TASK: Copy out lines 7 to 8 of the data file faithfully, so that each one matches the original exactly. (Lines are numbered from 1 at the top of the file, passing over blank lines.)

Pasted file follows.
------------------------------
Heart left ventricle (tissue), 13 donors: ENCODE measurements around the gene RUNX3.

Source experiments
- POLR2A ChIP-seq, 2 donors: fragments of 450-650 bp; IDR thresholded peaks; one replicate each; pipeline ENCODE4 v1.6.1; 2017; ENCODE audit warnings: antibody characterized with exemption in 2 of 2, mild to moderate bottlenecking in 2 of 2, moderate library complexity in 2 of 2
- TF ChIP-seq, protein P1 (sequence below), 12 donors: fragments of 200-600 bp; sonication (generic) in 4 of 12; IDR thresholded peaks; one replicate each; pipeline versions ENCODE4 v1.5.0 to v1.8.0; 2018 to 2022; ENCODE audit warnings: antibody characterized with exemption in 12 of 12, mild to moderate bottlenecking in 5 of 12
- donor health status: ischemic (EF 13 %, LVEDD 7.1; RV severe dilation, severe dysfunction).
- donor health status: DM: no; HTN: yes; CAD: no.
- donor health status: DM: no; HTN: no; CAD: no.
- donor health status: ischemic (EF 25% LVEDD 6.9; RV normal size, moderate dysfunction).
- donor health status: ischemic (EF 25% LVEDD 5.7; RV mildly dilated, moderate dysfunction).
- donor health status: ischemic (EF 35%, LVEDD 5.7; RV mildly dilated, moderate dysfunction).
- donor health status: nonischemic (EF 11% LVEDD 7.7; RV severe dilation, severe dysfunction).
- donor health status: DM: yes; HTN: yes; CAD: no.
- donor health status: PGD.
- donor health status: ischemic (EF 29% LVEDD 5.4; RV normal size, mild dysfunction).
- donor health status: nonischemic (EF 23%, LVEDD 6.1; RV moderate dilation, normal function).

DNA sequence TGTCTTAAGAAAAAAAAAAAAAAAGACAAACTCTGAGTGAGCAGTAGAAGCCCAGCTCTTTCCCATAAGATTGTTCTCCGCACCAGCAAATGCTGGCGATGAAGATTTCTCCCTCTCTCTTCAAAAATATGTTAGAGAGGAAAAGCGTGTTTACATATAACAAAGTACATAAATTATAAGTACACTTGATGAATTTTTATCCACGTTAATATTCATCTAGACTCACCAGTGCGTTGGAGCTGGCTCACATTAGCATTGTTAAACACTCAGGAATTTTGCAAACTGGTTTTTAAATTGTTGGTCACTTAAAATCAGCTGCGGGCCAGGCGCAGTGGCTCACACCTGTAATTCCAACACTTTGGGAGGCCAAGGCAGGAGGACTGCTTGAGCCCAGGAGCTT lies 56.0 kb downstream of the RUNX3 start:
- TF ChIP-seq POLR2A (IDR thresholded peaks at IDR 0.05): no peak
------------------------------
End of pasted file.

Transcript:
- donor health status: DM: no; HTN: no; CAD: no.
- donor health status: ischemic (EF 25% LVEDD 6.9; RV normal size, moderate dysfunction).